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Although the terrors of war and criminal violence have been known since the dawn of human existence, the concept of terrorism as a form of political violence originated in le terreur of the French Revolution. Initially a word for the brutal excesses of a revolutionary government (some forty thousand persons were guillotined), by the late nineteenth century ‘‘terrorism’’ referred almost exclusively to the antigovernment violence of groups such as the Russian Narodnaya Volya (‘‘Will of the People’’). Since then, the designation of particular groups and actions as terrorist has varied with political assumptions and aims.
To defenders of government, almost any violence by opponents may be defined as terrorism. To opponents, virtually any governmental effort to restrain or repress opposition may be defined as terrorism. Whether ‘‘oppositional’’ or ‘‘state’’ terrorism, the distinction itself is embedded in a snarl of issues raised by the intersection of ideological and analytical concerns.
After noting that more than one hundred definitions have been offered, Laqueur (1999) concludes that the only generally accepted characteristic of terrorism is that it involves violence or the threat of violence. Nonetheless, most observers also include political motivation and some notion of an organization that accepts and fosters violence as a political tactic.
Political motivation may vary from a scarcely articulate resentment of felt obstructions and sensed antagonists to a highly developed consciousness and analysis of political relationships.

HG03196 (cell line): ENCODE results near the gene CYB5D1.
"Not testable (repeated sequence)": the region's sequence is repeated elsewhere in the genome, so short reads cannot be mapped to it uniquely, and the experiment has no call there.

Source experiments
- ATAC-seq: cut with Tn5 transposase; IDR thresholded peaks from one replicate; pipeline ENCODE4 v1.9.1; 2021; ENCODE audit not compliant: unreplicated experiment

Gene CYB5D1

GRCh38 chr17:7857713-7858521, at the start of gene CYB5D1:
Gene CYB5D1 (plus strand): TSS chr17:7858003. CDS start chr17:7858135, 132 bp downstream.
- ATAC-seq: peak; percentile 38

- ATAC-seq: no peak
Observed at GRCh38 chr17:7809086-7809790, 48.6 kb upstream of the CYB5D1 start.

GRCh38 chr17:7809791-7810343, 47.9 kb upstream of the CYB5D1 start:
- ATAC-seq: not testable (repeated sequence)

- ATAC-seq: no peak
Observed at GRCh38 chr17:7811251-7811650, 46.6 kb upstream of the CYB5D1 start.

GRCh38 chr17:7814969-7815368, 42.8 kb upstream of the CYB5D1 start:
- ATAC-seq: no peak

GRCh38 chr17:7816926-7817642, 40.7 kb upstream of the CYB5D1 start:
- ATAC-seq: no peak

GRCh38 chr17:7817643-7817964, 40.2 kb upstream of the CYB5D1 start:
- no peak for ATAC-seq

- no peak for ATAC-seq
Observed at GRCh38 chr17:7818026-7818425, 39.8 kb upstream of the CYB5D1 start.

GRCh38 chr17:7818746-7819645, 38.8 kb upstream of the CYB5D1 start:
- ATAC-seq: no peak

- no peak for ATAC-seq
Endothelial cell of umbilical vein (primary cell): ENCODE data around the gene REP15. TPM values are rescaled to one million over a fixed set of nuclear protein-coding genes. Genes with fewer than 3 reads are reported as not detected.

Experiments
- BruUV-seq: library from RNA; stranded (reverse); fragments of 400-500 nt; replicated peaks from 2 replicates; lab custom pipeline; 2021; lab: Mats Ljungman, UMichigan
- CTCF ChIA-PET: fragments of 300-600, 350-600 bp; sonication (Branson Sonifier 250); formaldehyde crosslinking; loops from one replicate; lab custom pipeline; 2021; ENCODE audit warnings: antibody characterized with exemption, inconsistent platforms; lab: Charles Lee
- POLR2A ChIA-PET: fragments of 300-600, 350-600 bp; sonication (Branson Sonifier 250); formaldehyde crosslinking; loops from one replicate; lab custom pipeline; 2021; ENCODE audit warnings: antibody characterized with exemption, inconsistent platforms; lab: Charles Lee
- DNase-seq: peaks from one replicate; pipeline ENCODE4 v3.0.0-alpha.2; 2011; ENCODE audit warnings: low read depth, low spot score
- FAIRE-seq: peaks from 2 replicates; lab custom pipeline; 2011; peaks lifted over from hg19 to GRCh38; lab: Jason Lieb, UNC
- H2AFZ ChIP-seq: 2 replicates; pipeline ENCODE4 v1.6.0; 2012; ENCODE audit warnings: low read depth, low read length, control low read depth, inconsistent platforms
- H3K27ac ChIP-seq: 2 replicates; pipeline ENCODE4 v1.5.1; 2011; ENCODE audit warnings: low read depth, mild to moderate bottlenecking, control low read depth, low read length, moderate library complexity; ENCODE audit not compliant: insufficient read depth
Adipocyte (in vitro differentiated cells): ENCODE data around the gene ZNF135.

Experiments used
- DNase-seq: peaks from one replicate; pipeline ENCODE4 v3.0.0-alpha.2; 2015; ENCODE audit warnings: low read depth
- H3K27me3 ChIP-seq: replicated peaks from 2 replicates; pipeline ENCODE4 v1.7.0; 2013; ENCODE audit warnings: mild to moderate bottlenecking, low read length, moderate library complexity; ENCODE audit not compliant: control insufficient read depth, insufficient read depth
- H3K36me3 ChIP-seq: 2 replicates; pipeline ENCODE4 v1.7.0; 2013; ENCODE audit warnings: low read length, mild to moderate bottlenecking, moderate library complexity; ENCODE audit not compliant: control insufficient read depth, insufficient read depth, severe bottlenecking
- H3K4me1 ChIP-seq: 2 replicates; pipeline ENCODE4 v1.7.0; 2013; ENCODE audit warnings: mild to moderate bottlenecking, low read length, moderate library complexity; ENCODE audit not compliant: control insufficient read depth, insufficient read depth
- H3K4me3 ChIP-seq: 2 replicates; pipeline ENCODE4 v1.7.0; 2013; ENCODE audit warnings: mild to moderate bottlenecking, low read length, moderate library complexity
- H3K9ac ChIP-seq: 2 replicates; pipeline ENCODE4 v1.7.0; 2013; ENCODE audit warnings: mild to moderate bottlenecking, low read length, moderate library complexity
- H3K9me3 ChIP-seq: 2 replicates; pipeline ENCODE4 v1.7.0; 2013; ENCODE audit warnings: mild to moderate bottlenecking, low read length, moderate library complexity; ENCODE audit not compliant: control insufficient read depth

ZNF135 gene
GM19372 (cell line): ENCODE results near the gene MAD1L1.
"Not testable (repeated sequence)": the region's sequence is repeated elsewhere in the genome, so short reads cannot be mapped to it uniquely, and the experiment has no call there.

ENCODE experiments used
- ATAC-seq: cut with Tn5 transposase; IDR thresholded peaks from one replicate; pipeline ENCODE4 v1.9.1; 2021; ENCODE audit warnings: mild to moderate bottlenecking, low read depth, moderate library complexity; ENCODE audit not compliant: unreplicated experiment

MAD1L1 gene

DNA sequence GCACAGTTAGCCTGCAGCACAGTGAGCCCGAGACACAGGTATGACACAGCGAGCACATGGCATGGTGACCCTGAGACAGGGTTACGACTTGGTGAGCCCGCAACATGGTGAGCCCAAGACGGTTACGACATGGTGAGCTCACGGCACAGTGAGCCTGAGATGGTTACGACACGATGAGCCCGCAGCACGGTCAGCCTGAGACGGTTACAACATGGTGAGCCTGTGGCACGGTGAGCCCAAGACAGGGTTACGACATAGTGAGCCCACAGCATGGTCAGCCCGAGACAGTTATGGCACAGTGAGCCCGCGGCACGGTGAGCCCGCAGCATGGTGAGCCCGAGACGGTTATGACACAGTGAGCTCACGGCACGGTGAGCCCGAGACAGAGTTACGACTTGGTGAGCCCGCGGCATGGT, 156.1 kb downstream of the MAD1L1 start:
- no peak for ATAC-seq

Mob violence against despised racial or ethnic groups typically has no specific political rationale and goals, despite the tendency of politicians and media commentators to impute responsibility for such violence to agitators and conspirators. At a somewhat higher level of political consciousness are planned attacks by individuals aroused by ideological messages warning them of some threat (e.g., extinction of the white race, loss of national sovereignty, environmental catastrophe, economic ruin) and blaming it on some population (e.g., Jews, Arabs, nonwhites, whites) or institution (e.g., the American ‘‘Zionist Occupation Government,’’ the United Nations, the International Monetary Fund). Revolutionary strategists such as Che Guevara and Carlos Marighela, as well as counterrevolutionary strategists such as East Germany’s Markus Wolff and Argentina’s General Augusto Pinochet, exemplify the application of reason to planning and justifying the systematic use of terrorism and other forms of violence for political ends. Whether in the revolutionists’ manuals of guerrilla warfare and bomb-making or the counterrevolutionists’ manuals of ‘‘low intensity warfare’’ and antiterrorist operations, the rationales for violence are derived from quite explicit (though sometimes bizarre) understandings of the historical and social dimensions of the conflict situation.